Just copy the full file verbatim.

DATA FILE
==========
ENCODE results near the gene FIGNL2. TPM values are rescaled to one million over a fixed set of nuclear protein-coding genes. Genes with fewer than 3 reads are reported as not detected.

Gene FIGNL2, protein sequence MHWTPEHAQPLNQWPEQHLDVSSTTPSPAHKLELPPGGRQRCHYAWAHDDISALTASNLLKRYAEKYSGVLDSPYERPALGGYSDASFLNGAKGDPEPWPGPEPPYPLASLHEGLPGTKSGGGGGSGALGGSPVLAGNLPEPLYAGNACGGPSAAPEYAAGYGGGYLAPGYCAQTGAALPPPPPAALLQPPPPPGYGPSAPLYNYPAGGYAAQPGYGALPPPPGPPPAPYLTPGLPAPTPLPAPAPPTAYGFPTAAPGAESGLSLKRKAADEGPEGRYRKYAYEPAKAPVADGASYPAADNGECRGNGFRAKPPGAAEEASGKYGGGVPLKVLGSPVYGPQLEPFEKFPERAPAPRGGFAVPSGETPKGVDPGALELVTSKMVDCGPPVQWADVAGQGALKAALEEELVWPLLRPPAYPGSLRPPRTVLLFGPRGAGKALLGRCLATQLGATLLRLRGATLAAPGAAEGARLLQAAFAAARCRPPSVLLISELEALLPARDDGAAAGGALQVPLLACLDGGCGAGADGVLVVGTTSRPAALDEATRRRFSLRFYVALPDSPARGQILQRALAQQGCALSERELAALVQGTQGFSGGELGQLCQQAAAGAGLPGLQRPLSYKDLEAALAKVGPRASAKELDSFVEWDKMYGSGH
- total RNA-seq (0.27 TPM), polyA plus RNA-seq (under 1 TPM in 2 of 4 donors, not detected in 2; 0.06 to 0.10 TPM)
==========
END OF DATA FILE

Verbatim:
ENCODE results near the gene FIGNL2. TPM values are rescaled to one million over a fixed set of nuclear protein-coding genes. Genes with fewer than 3 reads are reported as not detected.

Gene FIGNL2, protein sequence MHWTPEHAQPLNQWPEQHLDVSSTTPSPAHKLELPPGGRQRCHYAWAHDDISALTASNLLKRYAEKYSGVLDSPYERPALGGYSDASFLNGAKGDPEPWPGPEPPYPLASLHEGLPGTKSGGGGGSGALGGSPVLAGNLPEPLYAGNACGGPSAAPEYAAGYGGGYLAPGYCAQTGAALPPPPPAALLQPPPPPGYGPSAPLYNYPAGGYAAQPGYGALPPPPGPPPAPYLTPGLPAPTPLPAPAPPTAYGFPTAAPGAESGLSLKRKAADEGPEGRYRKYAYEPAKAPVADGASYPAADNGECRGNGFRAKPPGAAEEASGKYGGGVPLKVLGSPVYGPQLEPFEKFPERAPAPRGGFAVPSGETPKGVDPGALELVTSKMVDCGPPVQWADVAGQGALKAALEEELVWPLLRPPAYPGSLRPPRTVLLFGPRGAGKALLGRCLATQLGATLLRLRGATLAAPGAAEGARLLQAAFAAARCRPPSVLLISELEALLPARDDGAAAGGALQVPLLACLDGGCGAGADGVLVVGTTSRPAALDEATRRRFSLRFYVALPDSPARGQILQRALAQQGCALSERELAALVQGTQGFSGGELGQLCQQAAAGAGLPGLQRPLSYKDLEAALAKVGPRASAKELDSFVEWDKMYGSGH
- total RNA-seq (0.27 TPM), polyA plus RNA-seq (under 1 TPM in 2 of 4 donors, not detected in 2; 0.06 to 0.10 TPM)